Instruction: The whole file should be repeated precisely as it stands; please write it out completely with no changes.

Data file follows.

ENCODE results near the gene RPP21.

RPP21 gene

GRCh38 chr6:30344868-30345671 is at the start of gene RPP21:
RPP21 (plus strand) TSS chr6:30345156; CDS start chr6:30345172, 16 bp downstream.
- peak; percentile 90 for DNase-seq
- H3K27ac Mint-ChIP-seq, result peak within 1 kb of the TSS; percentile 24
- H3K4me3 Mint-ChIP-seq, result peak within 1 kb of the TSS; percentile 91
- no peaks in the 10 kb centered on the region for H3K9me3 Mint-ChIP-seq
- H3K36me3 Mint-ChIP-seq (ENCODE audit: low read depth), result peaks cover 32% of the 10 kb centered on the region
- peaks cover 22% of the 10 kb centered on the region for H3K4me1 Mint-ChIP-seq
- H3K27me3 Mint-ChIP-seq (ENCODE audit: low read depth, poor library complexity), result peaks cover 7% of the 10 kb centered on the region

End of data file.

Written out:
ENCODE results near the gene RPP21.

RPP21 gene

GRCh38 chr6:30344868-30345671 is at the start of gene RPP21:
RPP21 (plus strand) TSS chr6:30345156; CDS start chr6:30345172, 16 bp downstream.
- peak; percentile 90 for DNase-seq
- H3K27ac Mint-ChIP-seq, result peak within 1 kb of the TSS; percentile 24
- H3K4me3 Mint-ChIP-seq, result peak within 1 kb of the TSS; percentile 91
- no peaks in the 10 kb centered on the region for H3K9me3 Mint-ChIP-seq
- H3K36me3 Mint-ChIP-seq (ENCODE audit: low read depth), result peaks cover 32% of the 10 kb centered on the region
- peaks cover 22% of the 10 kb centered on the region for H3K4me1 Mint-ChIP-seq
- H3K27me3 Mint-ChIP-seq (ENCODE audit: low read depth, poor library complexity), result peaks cover 7% of the 10 kb centered on the region